Saturday, January 24, 2015
The Cottage Park Puzzle...Review
When two teenagers are found beaten in the quiet town of Cottage Park and another boy is standing over them holding a baseball bat, it seems like a simple task to convict the perpetrator. There’s just one problem: he’s severely autistic. This poignant tale of one town’s journey to forgiveness and love will stay with you long after you’ve finished reading.
Having a child on the autistic spectrum, I am drawn to stories about individuals with autism. I thoroughly enjoyed The Cottage Park Puzzle. Corky is severely autistic and my son is high functioning, so there are few similarities, but I thought that Richard Siddoway's portrayal of Corky was incredibly accurate. As he has an autistic grandson, his personal experiences helped shape Corky's character, I'm sure.
I liked seeing different perspectives as it brought depth to the story. Some characters I liked more than others. I can understand how a parent would be angry and scared when their child is severely injured, but Edna's character was simply horrible. She was unlikeable on a good day and her behavior toward Corky was akin to an 18th century witch hunt. The contrast with the behavior of the other parents was like light and dark. I also didn't like Karen, the principal and her absolute conviction to find someone to blame for Corky's behavior and because I loved Mr. Calderwood, Corky's teacher, I really hated that she focused that unfounded blame on him!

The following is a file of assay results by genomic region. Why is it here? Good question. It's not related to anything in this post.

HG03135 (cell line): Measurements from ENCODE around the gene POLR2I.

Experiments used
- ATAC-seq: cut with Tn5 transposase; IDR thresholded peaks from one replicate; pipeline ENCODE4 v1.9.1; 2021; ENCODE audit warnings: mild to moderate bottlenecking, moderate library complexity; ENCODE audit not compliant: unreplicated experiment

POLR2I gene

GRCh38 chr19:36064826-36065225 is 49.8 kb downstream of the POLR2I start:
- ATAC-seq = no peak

I did appreciate that there were people in the community who rallied behind Corky and his family and questioned whether the boy could actually have committed this behavior. His teacher, Mr. Calderwood was fantastic. Having an advocate for your child like Mr. Calderwood is every special needs parent's dream. Our son is mainstreamed, but has an extended resource room and teacher who is amazing. These teachers don't get enough recognition or acknowledgement for what they do, day in and day out.
The story moves quickly and the resolution isn't quite as surprising, but satisfactory and teaches us a great lesson about judgment and forgiveness.
Thanks to the author and Cedar Fort for the opportunity to review this book. You can learn more about Richard Siddoway here. You can see other reviews and tour stops here. You can purchase your own copy here.
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